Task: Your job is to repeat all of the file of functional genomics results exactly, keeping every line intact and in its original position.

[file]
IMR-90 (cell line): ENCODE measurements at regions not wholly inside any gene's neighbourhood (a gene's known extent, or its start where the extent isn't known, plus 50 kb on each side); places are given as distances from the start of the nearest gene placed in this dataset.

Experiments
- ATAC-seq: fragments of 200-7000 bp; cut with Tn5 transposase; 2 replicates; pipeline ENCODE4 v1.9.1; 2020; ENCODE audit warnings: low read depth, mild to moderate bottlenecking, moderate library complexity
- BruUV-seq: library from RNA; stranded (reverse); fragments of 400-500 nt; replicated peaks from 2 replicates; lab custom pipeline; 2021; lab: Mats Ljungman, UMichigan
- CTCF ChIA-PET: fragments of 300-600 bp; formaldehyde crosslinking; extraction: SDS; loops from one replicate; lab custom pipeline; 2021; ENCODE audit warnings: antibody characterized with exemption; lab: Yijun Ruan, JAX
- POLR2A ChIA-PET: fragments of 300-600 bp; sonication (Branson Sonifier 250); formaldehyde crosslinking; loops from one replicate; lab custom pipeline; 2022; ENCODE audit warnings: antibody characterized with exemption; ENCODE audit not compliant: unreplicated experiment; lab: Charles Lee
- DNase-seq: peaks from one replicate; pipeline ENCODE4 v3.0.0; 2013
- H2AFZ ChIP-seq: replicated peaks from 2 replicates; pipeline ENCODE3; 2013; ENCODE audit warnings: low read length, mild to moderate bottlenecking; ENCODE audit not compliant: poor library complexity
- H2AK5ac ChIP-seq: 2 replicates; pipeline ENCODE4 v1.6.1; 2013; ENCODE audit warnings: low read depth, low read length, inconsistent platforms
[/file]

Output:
IMR-90 (cell line): ENCODE measurements at regions not wholly inside any gene's neighbourhood (a gene's known extent, or its start where the extent isn't known, plus 50 kb on each side); places are given as distances from the start of the nearest gene placed in this dataset.

Experiments
- ATAC-seq: fragments of 200-7000 bp; cut with Tn5 transposase; 2 replicates; pipeline ENCODE4 v1.9.1; 2020; ENCODE audit warnings: low read depth, mild to moderate bottlenecking, moderate library complexity
- BruUV-seq: library from RNA; stranded (reverse); fragments of 400-500 nt; replicated peaks from 2 replicates; lab custom pipeline; 2021; lab: Mats Ljungman, UMichigan
- CTCF ChIA-PET: fragments of 300-600 bp; formaldehyde crosslinking; extraction: SDS; loops from one replicate; lab custom pipeline; 2021; ENCODE audit warnings: antibody characterized with exemption; lab: Yijun Ruan, JAX
- POLR2A ChIA-PET: fragments of 300-600 bp; sonication (Branson Sonifier 250); formaldehyde crosslinking; loops from one replicate; lab custom pipeline; 2022; ENCODE audit warnings: antibody characterized with exemption; ENCODE audit not compliant: unreplicated experiment; lab: Charles Lee
- DNase-seq: peaks from one replicate; pipeline ENCODE4 v3.0.0; 2013
- H2AFZ ChIP-seq: replicated peaks from 2 replicates; pipeline ENCODE3; 2013; ENCODE audit warnings: low read length, mild to moderate bottlenecking; ENCODE audit not compliant: poor library complexity
- H2AK5ac ChIP-seq: 2 replicates; pipeline ENCODE4 v1.6.1; 2013; ENCODE audit warnings: low read depth, low read length, inconsistent platforms